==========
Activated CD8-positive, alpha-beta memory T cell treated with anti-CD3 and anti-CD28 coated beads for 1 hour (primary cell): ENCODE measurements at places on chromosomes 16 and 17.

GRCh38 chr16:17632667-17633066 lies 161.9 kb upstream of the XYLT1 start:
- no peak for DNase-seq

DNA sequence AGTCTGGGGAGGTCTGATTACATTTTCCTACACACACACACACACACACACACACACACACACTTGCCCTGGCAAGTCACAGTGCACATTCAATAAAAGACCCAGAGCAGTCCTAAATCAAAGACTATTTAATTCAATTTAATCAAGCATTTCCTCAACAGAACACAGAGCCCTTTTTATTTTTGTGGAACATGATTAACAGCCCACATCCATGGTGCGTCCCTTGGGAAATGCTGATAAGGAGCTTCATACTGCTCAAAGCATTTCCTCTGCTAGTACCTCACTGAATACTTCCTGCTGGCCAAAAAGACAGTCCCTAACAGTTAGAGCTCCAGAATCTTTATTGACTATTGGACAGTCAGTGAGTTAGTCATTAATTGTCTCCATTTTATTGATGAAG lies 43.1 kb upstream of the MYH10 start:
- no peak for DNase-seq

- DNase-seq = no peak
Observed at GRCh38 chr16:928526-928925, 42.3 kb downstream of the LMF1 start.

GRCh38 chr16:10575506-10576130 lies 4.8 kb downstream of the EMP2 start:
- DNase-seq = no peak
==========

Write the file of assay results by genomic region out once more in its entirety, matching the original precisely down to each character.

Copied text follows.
Activated CD8-positive, alpha-beta memory T cell treated with anti-CD3 and anti-CD28 coated beads for 1 hour (primary cell): ENCODE measurements at places on chromosomes 16 and 17.

GRCh38 chr16:17632667-17633066 lies 161.9 kb upstream of the XYLT1 start:
- no peak for DNase-seq

DNA sequence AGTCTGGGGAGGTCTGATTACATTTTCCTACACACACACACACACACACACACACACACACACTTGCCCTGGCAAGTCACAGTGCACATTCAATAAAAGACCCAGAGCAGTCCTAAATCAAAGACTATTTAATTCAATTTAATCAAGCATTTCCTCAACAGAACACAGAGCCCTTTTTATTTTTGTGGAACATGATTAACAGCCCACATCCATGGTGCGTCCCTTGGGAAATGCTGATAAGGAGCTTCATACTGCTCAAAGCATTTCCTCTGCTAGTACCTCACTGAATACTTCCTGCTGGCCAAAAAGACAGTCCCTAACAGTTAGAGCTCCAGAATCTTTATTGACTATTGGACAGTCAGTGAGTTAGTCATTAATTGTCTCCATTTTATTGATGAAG lies 43.1 kb upstream of the MYH10 start:
- no peak for DNase-seq

- DNase-seq = no peak
Observed at GRCh38 chr16:928526-928925, 42.3 kb downstream of the LMF1 start.

GRCh38 chr16:10575506-10576130 lies 4.8 kb downstream of the EMP2 start:
- DNase-seq = no peak